A half senile old Picard helps a very past his prime Worf get a hereto unknown female clone of Worf to safety while being pursued by the group who created the clone, Section 31.




Did Jonathan Ross hack your account?


Took me a second to realize what you were doing there. I was thinking…what the hell is he saying about Worf???, and then…yeah. Ha!


Just a heads up, Humble is having a bundle for Star Trek comics:

Tier 1, $1

  • Star Trek: Waypoint Special #1
  • Star Trek: Waypoint Vol. 1
  • Star Trek (2011-2016) Vol. 1-13
  • Star Trek: Deviations
  • Star Trek/Planet of the Apes: The Primate Directive
  • Star Trek: The Next Generation: The Space Between
  • Star Trek: Boldly Go Vol. 1-3

Tier 2, $8

  • Star Trek: Alien Spotlight Vol. 1-2
  • Star Trek: New Visions Vol. 1-8
  • Star Trek: Starfleet Academy
  • Star Trek: The Next Generation: Hive
  • Star Trek: The Next Generation: Intelligence Gathering
  • Star Trek: The Next Generation: Ghosts
  • Star Trek: The Next Generation: Through the Mirror
  • Star Trek: The Next Generation 20/20

Tier 3, $15

  • Star Trek: Discovery: Succession
  • Star Trek: Discovery Annual 2018
  • Star Trek: The Q Conflict #1
  • Star Trek: The Next Generation: Mirror Broken
  • Star Trek: The Next Generation: Terra Incognita #1-6
  • Star Trek/Green Lantern Vol. 1-2
  • Star Trek vs. Transformers #1-4
  • Star Trek: Discovery: Light of Kahless
  • Star Trek: Harlan Ellison’s City on the Edge of Forever


Already did that in the series finale “All Good Things.”

Truth be told, I’m generally forgiving of “aging” actors reprising their immortal or otherwise unaging characters.

If David Boreanaz and James Marsters were to play Angel and Spike again twenty years on, I’m okay with being older. I can suspend my disbelief.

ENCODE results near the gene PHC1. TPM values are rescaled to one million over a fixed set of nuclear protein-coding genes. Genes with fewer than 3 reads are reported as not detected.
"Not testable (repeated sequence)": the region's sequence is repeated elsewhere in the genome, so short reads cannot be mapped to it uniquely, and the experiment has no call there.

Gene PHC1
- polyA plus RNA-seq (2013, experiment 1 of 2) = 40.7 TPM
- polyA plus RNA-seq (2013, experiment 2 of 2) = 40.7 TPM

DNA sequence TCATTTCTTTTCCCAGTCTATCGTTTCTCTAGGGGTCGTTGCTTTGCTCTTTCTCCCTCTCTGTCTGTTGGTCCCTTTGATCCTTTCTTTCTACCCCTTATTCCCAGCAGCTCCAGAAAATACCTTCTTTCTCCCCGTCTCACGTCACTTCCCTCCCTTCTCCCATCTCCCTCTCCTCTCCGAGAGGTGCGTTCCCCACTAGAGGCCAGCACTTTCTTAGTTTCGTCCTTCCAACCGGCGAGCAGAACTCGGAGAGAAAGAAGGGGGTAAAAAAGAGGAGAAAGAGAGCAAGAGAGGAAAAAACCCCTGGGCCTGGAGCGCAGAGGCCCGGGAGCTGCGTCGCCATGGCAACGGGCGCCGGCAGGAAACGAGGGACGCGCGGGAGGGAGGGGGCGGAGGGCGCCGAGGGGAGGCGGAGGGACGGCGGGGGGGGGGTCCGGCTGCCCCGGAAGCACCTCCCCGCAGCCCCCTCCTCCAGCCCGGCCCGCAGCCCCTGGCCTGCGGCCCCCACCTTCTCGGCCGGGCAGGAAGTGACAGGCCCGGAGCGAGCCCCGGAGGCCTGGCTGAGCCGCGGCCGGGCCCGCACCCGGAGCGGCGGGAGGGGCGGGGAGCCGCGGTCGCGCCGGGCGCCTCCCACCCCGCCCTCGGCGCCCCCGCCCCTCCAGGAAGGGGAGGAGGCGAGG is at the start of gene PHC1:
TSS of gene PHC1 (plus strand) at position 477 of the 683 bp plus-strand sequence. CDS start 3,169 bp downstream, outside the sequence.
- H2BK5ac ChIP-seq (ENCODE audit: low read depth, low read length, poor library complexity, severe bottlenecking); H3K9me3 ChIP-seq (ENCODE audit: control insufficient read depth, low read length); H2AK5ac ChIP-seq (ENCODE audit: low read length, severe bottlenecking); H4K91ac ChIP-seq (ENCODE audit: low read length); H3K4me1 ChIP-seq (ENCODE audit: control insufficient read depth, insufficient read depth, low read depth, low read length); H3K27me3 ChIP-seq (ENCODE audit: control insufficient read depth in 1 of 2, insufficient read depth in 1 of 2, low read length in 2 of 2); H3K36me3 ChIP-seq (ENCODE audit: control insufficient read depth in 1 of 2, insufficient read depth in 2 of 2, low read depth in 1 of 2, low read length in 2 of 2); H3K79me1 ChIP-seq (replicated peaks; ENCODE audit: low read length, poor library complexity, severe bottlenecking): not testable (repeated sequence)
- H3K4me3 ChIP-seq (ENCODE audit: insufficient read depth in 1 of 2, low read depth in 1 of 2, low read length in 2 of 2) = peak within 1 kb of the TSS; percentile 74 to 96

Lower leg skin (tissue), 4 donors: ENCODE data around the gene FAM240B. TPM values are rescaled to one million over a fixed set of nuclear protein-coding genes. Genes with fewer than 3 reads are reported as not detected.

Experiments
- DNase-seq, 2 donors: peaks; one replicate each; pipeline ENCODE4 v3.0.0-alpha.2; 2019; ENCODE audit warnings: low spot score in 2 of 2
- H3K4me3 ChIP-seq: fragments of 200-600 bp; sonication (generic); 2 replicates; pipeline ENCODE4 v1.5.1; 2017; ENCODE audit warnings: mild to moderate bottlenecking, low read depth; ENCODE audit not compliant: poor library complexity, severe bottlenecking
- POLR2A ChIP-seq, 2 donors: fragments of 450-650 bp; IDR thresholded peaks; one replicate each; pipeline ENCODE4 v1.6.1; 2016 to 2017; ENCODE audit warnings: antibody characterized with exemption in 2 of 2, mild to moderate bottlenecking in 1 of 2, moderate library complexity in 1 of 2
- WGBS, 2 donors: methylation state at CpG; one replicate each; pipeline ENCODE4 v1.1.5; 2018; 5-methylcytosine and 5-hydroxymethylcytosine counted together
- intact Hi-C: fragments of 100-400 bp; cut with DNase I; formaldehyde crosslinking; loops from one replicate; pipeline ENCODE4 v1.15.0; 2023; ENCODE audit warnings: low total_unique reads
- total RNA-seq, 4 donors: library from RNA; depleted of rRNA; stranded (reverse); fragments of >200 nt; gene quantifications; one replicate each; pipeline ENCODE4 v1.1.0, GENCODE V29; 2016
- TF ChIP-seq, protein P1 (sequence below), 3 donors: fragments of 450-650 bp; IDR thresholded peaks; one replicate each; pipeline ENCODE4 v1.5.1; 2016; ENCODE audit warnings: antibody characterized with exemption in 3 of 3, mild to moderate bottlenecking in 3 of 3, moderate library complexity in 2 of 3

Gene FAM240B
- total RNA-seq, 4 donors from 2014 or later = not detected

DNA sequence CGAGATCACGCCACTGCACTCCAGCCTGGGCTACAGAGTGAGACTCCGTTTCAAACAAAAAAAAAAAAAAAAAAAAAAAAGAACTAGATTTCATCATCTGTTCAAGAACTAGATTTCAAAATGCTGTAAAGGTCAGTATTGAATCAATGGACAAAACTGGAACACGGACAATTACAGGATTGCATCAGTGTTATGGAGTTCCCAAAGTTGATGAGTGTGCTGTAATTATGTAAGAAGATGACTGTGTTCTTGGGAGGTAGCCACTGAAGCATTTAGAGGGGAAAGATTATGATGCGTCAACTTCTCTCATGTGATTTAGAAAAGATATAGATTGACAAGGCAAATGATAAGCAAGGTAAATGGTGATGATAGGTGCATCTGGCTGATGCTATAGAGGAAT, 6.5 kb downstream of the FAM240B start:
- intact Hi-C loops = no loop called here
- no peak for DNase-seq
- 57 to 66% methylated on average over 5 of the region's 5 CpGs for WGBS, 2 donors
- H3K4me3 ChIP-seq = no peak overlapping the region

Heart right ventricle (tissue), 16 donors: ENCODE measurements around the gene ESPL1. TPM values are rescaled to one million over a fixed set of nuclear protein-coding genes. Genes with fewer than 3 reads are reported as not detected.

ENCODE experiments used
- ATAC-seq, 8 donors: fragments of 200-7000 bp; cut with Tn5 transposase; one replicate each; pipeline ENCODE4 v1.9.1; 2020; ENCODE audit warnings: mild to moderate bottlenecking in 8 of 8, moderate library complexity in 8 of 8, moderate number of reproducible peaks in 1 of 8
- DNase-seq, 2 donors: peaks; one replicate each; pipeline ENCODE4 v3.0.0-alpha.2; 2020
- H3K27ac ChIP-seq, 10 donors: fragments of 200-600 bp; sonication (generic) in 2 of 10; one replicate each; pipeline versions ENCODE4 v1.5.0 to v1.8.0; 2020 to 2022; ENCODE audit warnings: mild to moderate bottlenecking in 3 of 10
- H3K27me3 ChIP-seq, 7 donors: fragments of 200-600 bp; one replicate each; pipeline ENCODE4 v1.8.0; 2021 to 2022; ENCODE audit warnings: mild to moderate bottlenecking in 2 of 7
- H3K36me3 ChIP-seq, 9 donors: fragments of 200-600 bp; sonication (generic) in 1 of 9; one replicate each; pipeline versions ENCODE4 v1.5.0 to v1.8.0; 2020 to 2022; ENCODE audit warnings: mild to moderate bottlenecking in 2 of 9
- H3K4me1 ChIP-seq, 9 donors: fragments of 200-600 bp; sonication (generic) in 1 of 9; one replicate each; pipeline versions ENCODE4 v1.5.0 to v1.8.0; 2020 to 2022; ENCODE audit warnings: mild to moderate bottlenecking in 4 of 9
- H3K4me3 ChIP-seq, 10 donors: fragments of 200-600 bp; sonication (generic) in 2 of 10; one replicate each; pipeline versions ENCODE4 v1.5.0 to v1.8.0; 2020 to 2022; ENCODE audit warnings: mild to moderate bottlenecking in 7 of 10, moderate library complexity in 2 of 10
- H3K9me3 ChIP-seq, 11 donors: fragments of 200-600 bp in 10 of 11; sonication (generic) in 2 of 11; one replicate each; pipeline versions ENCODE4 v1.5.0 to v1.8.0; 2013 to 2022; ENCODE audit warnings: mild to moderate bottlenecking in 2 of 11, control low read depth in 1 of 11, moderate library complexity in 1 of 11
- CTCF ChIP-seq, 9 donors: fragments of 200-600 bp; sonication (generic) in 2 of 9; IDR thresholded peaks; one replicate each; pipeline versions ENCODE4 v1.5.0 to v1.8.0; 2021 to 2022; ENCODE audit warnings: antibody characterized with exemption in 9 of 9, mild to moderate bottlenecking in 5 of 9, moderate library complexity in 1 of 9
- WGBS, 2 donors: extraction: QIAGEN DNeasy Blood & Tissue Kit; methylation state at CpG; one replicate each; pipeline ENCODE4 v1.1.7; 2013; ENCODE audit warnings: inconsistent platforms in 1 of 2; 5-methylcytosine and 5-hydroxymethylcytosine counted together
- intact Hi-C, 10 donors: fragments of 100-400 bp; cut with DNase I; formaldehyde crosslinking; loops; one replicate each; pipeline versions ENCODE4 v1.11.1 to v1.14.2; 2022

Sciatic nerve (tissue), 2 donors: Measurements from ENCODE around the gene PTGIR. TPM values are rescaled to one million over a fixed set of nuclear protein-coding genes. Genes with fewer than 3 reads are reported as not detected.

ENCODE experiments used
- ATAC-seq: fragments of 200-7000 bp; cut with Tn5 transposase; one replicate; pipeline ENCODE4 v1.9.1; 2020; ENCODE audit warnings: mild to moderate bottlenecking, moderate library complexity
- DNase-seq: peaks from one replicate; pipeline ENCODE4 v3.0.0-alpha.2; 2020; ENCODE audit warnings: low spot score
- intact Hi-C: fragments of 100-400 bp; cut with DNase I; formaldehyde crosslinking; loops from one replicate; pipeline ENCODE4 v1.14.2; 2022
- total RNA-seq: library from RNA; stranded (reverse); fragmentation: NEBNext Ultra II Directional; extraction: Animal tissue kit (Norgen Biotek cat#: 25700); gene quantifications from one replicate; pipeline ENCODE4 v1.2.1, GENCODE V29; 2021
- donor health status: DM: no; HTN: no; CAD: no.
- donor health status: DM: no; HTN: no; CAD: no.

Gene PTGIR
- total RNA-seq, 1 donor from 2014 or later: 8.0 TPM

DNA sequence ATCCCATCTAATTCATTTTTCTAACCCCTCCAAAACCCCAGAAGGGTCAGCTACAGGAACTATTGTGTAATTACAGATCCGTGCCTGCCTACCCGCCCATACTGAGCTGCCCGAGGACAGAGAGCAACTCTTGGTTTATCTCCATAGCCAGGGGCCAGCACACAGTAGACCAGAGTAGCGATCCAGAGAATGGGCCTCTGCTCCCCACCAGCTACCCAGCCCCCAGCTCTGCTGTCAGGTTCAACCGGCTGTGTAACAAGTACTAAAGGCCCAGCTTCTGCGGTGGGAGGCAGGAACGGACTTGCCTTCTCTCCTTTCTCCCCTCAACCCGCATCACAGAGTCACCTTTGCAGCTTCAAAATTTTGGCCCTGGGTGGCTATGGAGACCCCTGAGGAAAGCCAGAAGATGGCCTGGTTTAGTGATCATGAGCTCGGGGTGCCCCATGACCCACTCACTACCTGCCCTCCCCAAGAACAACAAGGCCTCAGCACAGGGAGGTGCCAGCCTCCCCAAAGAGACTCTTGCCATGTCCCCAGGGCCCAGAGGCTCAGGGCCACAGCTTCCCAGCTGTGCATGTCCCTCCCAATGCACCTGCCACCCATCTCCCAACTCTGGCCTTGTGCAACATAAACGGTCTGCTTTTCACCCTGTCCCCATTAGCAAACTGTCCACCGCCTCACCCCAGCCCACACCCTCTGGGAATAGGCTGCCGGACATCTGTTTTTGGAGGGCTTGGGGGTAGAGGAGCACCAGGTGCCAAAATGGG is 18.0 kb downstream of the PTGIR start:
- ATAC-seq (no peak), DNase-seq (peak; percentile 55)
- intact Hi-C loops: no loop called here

If Tom Baker, Peter Davison, Colin Baker, and Sylvester McCoy were to reprise their Doctor Who roles, I’ll gladly look the other way and ignore the fact that obviously older and wearing wigs.

And with Star Trek, they can always just say that Data or Q chose to appear older; Data would want to appear more human (and, in the aforementioned “All Good Things” he put a streak of gray in his hair) and Q… well, that would just be Q being Q.



Man, Michelle Hurd has just made a career of hopping from show to show as a supporting character.





The in-depth retrospective approaches the edgy Deep Space Nine as the most-misunderstood of the franchises that have flown under the banner of Gene Roddenberry’s Star Trek brand. When it premiered in January 1993 as a spin-off of Star Trek: The Next Generation many devoted Trek fans thought the show flouted Roddenberry’s overarching vision of humanity’s noble and united future in the age of interstellar exploration.

The documentary is co-directed by Deep Space Nine showrunner Ira Steven Behr and For the Love of Spock filmmaker David Zappone and includes extensive new interviews with the cast and crew of Deep Space Nine .

More than a reflective project, What We Left Behind offers a glimpse into an alternate universe where Deep Space Nine is ramping-up to its eighth season premiere. That’s because the reunited writers of the original series are spotlighted as they craft a brand-new episode of Star Trek: Deep Space Nine , developing what would be the eighth-season premiere if the show were to return to the air today.

That structural gimmick seems unnecessary, and directing a documentary about your own show seems cheeky, but I loved DS9 so I’ll probably watch this.